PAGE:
And I found three possible entries:  James Lynch aged 58 who died in 1853, James Lynch 40 years, who died in 1853 and James Lynch, Father Patrick, Mother Mary who died in Mudgee in 1857.

Perhaps he’s a child.  No age, and parents names.  I will find out when I get the certificate.

There are two other entries for Ealdin (with an I) in the convict index:

Ealdin James, Lady Harewood 1831 1 December 1840 Ticket of Leave Passport on the recommendation of Paramatta Bench and

Ealdin Jamed Lady Harewood 1831  no date Ticket of Leave District Paramatta Born KEnt, Tried Kent QS Trade groom.

Either there were 3 James Ealden/Ealdin’s on the Lady Harewood in 1831, or they are the same person.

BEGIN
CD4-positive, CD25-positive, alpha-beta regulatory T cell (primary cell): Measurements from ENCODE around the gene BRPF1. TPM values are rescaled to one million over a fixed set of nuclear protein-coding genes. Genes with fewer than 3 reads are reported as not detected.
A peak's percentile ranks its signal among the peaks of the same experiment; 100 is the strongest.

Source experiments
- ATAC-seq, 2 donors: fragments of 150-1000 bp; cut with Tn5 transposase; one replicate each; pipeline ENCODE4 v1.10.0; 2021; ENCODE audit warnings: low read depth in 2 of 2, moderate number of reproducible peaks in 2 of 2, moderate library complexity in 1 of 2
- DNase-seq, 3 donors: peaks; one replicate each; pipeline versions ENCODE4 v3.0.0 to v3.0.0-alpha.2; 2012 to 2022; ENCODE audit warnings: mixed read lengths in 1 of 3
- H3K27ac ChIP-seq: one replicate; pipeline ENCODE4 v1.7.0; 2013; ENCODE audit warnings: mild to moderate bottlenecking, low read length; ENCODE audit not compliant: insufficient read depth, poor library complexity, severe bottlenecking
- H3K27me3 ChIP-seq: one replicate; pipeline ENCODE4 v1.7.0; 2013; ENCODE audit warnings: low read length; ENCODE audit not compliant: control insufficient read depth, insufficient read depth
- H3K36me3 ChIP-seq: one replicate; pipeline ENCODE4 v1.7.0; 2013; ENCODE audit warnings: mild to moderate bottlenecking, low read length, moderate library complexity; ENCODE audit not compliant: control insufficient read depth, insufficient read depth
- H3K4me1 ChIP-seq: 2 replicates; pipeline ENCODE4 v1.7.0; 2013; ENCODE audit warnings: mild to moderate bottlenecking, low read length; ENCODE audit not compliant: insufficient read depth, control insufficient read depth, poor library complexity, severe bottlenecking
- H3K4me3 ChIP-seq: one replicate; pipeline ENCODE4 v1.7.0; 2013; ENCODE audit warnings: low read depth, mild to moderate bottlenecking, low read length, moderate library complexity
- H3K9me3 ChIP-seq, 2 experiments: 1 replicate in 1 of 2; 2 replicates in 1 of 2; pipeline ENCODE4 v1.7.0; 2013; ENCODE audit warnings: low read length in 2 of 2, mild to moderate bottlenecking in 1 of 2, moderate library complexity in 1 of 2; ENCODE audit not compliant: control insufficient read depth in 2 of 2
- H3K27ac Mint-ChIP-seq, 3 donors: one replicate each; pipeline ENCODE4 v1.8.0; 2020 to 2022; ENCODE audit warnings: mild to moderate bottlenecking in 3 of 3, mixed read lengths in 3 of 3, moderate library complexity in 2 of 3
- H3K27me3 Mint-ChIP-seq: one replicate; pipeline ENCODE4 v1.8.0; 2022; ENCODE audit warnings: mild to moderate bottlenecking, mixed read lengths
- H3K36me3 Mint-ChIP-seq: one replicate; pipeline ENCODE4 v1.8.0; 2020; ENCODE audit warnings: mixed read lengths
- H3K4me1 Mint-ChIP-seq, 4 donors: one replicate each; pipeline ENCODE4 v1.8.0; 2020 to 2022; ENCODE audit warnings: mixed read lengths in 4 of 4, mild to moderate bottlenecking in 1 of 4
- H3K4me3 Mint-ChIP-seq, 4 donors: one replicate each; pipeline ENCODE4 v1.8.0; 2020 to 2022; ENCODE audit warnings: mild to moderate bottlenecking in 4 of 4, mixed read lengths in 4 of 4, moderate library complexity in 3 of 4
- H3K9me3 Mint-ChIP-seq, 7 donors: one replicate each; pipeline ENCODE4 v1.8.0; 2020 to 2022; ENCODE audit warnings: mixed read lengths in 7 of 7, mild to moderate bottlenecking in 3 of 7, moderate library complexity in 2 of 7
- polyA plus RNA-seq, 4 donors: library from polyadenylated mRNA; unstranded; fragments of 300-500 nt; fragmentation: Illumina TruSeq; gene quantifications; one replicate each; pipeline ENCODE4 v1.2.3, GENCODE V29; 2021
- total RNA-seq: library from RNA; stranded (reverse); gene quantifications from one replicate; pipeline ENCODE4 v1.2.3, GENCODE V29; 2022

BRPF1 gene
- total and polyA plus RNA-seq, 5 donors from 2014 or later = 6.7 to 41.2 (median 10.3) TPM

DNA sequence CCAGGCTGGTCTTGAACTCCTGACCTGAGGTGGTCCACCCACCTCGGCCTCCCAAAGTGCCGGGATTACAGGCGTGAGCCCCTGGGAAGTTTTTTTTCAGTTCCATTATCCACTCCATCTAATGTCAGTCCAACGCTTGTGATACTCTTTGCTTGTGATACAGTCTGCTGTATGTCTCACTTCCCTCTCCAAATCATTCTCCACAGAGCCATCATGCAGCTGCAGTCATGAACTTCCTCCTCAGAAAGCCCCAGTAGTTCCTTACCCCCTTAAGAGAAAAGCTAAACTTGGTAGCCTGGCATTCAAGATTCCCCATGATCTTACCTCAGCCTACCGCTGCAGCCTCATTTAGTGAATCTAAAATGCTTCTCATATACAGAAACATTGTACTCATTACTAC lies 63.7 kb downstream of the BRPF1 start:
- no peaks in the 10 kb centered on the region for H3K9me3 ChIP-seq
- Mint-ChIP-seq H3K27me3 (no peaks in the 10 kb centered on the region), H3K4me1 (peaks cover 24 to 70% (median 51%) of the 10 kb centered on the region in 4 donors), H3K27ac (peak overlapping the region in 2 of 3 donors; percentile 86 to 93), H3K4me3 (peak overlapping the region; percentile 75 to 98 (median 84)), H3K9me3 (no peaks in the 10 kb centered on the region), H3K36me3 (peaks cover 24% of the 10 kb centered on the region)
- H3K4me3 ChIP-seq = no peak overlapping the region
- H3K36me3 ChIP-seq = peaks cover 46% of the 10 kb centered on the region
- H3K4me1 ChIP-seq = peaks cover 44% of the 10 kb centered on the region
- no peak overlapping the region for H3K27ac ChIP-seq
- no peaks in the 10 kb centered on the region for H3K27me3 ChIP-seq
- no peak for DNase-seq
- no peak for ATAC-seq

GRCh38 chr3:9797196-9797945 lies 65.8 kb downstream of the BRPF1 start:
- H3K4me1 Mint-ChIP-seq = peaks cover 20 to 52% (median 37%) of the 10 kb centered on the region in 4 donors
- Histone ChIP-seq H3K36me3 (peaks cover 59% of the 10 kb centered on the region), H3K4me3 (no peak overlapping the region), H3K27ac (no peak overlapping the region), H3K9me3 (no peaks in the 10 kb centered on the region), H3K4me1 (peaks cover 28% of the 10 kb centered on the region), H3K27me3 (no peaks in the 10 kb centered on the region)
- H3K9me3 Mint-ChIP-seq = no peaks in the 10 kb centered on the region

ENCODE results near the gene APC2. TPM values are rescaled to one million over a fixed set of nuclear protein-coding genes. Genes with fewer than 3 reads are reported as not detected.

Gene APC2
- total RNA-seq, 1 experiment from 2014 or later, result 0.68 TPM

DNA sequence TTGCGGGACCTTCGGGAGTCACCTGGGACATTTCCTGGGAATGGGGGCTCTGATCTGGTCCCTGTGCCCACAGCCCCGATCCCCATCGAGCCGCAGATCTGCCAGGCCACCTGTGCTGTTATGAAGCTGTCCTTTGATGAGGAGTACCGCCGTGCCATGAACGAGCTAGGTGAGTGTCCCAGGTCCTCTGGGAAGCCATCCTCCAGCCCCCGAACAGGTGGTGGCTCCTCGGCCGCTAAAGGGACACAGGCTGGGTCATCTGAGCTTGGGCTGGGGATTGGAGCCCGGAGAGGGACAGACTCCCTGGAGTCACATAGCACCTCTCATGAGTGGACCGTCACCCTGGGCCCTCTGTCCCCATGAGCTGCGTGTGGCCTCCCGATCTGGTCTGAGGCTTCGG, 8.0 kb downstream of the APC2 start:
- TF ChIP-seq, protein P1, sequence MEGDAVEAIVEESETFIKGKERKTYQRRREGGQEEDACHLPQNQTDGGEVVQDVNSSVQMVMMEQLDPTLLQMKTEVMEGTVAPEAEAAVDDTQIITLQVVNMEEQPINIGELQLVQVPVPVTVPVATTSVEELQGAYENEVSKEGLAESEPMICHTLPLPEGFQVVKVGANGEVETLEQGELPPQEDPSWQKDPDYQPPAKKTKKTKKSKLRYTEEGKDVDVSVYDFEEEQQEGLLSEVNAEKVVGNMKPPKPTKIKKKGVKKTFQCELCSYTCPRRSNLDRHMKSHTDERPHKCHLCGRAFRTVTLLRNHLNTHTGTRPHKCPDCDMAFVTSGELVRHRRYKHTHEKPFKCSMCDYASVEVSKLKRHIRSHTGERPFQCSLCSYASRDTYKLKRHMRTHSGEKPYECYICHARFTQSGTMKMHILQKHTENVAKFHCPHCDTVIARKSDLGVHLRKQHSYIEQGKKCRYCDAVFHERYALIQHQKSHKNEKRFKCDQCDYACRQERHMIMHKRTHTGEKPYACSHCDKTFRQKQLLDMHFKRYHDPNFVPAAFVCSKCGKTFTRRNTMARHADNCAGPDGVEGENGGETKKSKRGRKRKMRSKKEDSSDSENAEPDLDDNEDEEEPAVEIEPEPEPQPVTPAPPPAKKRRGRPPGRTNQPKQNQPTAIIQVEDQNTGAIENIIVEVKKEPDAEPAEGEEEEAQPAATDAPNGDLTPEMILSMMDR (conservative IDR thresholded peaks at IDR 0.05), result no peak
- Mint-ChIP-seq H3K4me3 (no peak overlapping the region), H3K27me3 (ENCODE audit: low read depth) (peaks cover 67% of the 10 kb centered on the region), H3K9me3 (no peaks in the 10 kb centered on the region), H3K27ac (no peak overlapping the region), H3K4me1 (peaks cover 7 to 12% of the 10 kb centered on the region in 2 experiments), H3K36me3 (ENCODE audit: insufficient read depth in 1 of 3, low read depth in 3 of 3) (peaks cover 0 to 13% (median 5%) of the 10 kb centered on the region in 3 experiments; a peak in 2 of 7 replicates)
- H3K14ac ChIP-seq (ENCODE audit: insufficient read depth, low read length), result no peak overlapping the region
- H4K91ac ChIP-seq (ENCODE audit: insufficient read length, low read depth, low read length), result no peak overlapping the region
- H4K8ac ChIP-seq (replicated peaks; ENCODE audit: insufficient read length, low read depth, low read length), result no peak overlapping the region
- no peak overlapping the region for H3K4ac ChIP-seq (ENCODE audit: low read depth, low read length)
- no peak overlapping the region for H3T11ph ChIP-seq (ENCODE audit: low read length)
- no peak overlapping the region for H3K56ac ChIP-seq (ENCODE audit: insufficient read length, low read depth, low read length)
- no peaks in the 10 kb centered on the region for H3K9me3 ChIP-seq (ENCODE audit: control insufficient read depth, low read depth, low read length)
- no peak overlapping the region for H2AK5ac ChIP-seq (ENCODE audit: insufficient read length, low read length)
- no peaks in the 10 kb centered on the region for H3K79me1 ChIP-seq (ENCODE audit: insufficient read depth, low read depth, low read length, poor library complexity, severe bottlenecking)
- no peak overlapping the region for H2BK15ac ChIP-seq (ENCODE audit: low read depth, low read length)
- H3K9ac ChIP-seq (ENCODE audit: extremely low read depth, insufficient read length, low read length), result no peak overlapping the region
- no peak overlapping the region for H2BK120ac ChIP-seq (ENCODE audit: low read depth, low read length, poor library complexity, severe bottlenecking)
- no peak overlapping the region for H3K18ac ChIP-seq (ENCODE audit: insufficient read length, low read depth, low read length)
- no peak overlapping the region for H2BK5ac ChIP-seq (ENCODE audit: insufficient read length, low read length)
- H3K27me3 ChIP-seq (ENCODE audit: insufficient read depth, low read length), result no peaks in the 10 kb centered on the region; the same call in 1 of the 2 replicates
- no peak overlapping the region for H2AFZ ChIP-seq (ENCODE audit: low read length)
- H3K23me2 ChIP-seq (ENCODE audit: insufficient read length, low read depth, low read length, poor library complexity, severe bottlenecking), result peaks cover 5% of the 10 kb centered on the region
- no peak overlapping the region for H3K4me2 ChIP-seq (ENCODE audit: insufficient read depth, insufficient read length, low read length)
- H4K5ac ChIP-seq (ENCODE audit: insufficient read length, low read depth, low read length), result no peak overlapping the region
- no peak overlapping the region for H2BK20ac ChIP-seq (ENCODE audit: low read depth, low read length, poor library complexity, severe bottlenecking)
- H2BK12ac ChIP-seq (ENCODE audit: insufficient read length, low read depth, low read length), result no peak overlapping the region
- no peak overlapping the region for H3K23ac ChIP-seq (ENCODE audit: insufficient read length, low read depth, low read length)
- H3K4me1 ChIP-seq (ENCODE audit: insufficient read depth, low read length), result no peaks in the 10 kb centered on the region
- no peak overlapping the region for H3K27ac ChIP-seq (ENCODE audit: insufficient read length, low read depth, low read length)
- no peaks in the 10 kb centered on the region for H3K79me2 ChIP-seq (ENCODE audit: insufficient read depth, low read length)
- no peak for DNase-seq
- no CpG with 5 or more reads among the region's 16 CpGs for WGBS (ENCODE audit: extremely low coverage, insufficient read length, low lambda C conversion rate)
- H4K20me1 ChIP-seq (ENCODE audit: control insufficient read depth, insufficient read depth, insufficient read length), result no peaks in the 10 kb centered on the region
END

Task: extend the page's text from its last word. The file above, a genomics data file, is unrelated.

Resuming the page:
Why did he require a TOL Passport on 1 December 1840, if he had been out to Melbourne in November having banns read and getting married?  Unless they were recording his return?

Again, I’ll find out when I get the document.

Anyway, I’m hoping I haven’t fabricated and added two and two to get twenty two.  But my dead end is looking less dead and more interesting all the time!